On Saturday in Newry Co Down the Anti-Interment Group of Ireland held a white line picket to highlight the prison struggle and fight for justice of Republican prisoners. Dublin Anarchist Black Cross attended and sent us the following report on the protest.
“There were many people in attendance from different groups and organizations giving their solidarity. there was a police presence throughout the picket.
Representatives from four different groups read out statements Cogus, Dublin Anarchist Black Cross, I.R.P.W.A and the Save Moore Street Campaign. The chairperson, Cabs Kavanagh, of the Anti-Interment Group of Ireland thanked everyone and every group in attendance.
Since the worldwide recession in 2008, we have seen governments around the world make neoliberal reforms, states hammering through austerity measures. In Ireland we know only too well the extent of austerity, the state has cut everything from healthcare to social housing. We have seen the struggle communities have been fighting against the privatization of water. We have seen the ever rising number of people being made homeless, mothers and fathers having to sleep in cars and parks with their children. We have seen massive unemployment, our loved ones having to emigrate to the other side of the world to find work.
Around 1000 people currently live in a camp near Dunkirk in France. Many of them are Kurdish, fleeing either ISIS in Syria, the Iranian state or the Turkish states war against the Kurdish part of its population. Some families have already spent 10 months in the camp.
Many hope to get to the UK just a short and very famous journey away across the sea. There is a motorway near the camp and when traffic slows down some in desperation try and leap onto passing lorries. Sometimes people get killed doing this.
It’s an all too familiar story and there is a liberal tendency to paint the people living in these conditions as victims requiring our charity. What we want to talk about here is how this isn’t the case, that instead people in the camps are self organising with solidarity activists and in the most difficult of circumstances taking some control back over their lives. It's solidarity we need to talk about, not charity.
Belfast saw a fantastic Rally for Choice march July 2nd 2016 - by far the biggest pro- choice demonstration in the north in many years, perhaps ever.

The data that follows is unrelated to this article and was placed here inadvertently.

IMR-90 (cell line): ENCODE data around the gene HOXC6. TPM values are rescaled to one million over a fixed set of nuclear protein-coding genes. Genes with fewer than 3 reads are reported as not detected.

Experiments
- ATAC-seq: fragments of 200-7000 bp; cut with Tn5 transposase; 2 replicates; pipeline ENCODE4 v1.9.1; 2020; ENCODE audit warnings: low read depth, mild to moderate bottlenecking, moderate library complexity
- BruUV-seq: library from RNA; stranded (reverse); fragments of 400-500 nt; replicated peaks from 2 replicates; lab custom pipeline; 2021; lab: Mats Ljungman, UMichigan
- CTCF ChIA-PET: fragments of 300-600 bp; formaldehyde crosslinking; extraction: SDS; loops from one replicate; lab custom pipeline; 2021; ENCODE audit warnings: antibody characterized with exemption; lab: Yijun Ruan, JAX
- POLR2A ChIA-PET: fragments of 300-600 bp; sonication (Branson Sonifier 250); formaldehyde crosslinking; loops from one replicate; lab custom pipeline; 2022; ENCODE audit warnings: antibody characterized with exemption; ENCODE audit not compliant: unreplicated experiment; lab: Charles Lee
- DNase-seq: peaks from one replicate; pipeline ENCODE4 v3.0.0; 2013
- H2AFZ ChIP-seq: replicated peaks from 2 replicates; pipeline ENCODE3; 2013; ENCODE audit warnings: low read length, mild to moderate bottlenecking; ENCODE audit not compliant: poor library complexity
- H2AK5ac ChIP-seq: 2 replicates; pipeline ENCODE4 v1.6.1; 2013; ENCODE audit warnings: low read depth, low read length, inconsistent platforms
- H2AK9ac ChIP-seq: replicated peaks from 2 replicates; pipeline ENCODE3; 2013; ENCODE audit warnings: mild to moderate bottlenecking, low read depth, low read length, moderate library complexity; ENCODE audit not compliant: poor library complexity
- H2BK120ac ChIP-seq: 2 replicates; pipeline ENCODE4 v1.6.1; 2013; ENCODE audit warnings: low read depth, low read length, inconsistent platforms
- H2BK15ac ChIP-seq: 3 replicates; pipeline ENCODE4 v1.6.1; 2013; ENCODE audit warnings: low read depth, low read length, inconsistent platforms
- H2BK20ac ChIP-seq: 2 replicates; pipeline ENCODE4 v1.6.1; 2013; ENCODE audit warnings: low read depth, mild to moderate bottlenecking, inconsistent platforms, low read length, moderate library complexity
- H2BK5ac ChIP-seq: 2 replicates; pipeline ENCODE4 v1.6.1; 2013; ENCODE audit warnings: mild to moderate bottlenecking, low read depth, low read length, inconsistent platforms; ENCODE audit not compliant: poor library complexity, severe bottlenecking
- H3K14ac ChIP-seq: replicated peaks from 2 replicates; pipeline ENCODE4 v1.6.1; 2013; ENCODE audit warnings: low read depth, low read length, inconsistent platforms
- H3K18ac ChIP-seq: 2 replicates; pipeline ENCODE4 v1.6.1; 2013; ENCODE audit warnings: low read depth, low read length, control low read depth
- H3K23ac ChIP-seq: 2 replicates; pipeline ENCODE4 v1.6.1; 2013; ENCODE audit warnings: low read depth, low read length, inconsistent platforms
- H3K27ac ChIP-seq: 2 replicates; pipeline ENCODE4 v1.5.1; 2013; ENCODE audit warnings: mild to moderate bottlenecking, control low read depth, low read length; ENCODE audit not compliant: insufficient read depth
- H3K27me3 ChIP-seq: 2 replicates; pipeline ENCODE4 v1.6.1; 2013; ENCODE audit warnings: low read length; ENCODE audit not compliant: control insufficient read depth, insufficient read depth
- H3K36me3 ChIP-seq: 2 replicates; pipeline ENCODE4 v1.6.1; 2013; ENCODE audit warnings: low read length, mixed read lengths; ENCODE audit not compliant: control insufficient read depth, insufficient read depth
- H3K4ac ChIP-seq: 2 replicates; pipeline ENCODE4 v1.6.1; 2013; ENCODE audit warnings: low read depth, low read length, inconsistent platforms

Despite being organised on a shoe string is was also bigger than the annual anti - choice march. Even though the organizers of that have access to so much money they had billboard vans driving around the city advertising their event.
1. The Brexit vote for the UK to leave the European Union demonstrates that even weak parliamentary democracy is incompatible with escalating neoliberal inequality. In the UK as elsewhere a tiny segment of the population have taken a larger and larger share of total wealth in the last decades. Particularly under austerity almost everyone else has seen their share of the wealth they produce decline massively.
2. The Remain campaign was headed up by the political class of the neoliberal establishment and backed by model neo liberal corporations like Ryanair. But because the anger against rising inequality was successfully diverted through scapegoating already marginalized people, in particular migrants, the Leave campaign was also lead by wealthy elitist bigots whose variant of neoliberalism looks to the former colonies and the US rather than Europe.
Three women have just (23rd May) handed themselves into the Strand Road Police Station in Derry admitting to breaking the anti-choice abortion law. They will either admit to providing the abortion pill or taking it themselves.
We have openly and defiantly broken their law and they have ignored this, these three brave women have decided to force their hand.
Last Thursday 16th June a meeting was held by activists that are opposed to the use of the Special Criminal Court. Speakers included Maureen O' Sullivan, Nicky Kelly (who was wrongly convicted in the Special Criminal Court), John Lynns and Aengus O Snodaigh.The matter was discussed and debated throughout the meeting and the end result is to create a campaign for the abolishing of the Special Criminal Court and the Offences Against the State Act. Everyone at the discussion voiced their concerns at the human rights abuses carried out by the state using the court and the Act.
It is all but impossible, both in theory and in practice, to legally obtin an abortion on the island of Ireland, both north and south of the imaginary border that divides this island. It is completely impossible to safely and legally obtain an abortion anywhere in Ireland; the legal framework in the south specifically requires that in order to obtain an abortion without being criminalised for so doing, the woman who needs it must be ill enough to die; thus it is rendered impossible for her to be safe in access to legal abortion.
Since the beginning of March there has been in France a strong protest movement against the El Khomri bill. This bill is supposed to be a complete reorganisation of our labour code. The law would encroach upon our established social rights and degrade our working conditions (increasing working hours, easier redundancy, weaker defences in case of conflict with an employer, etc).
Our hearts ache for the victims of the homophobic hate crime that took place over the weekend in Orlando, Florida where a gunman attacked an LGBT+ club killing 50 and wounding over 50 more. Much has been asked by us and by other left queers about the LGBT+ community, whether it exists and if it exists why don’t we feel a part of it. Sadly it is at times like these that we become aware of its existence. When people are considered deviants and deserving of a murderous assault for their sexuality, a trait all of us in the community share, we cannot but come together in sadness and in mourning.